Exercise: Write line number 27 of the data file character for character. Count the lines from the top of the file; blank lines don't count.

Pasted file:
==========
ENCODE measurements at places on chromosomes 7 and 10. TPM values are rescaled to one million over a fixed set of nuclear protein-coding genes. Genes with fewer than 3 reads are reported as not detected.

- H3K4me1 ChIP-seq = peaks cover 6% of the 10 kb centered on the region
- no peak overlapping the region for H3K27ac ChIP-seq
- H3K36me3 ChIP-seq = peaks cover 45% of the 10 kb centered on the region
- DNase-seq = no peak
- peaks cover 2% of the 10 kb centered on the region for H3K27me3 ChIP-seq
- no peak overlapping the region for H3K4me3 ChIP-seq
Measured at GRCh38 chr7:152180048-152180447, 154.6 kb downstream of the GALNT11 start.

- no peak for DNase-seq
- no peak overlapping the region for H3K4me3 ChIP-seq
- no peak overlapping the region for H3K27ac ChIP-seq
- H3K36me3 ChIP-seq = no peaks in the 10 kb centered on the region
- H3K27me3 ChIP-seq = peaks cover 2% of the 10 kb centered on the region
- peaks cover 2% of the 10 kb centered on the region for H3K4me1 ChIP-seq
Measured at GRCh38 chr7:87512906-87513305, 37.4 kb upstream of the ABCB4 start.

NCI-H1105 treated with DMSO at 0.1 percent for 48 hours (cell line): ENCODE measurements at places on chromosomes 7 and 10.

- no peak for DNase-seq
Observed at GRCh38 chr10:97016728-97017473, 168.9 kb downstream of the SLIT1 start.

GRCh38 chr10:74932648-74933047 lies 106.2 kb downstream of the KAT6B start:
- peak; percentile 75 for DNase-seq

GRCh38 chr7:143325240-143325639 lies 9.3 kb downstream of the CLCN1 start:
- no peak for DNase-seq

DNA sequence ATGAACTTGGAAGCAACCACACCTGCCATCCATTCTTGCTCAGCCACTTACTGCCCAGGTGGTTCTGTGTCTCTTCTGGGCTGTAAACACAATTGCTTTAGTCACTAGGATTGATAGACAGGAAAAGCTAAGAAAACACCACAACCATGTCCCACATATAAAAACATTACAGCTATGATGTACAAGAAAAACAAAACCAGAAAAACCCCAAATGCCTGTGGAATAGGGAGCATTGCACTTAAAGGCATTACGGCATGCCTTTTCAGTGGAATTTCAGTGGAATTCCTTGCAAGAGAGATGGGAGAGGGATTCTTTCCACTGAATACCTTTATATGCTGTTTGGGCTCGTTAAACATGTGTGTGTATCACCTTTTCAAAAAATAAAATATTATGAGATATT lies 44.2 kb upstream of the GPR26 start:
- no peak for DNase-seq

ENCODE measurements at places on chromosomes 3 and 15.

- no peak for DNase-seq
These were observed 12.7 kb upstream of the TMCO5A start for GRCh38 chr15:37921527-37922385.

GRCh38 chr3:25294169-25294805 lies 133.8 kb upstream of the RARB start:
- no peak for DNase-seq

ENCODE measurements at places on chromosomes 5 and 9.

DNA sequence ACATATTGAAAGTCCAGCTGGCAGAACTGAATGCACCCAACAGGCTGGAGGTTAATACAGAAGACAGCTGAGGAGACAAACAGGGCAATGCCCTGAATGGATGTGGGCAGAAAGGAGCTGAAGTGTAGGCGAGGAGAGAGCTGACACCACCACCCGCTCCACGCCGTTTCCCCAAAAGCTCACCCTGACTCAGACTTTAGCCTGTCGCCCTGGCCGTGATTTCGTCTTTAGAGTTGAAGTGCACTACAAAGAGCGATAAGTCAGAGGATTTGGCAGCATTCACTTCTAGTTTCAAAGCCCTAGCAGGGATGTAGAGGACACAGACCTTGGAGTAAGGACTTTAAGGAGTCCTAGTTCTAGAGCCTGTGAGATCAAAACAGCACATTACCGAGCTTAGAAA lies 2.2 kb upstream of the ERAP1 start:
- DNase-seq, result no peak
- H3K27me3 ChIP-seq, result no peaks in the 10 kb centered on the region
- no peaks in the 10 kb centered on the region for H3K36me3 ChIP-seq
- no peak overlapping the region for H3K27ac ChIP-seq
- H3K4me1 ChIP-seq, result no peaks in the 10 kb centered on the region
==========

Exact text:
These were observed 12.7 kb upstream of the TMCO5A start for GRCh38 chr15:37921527-37922385.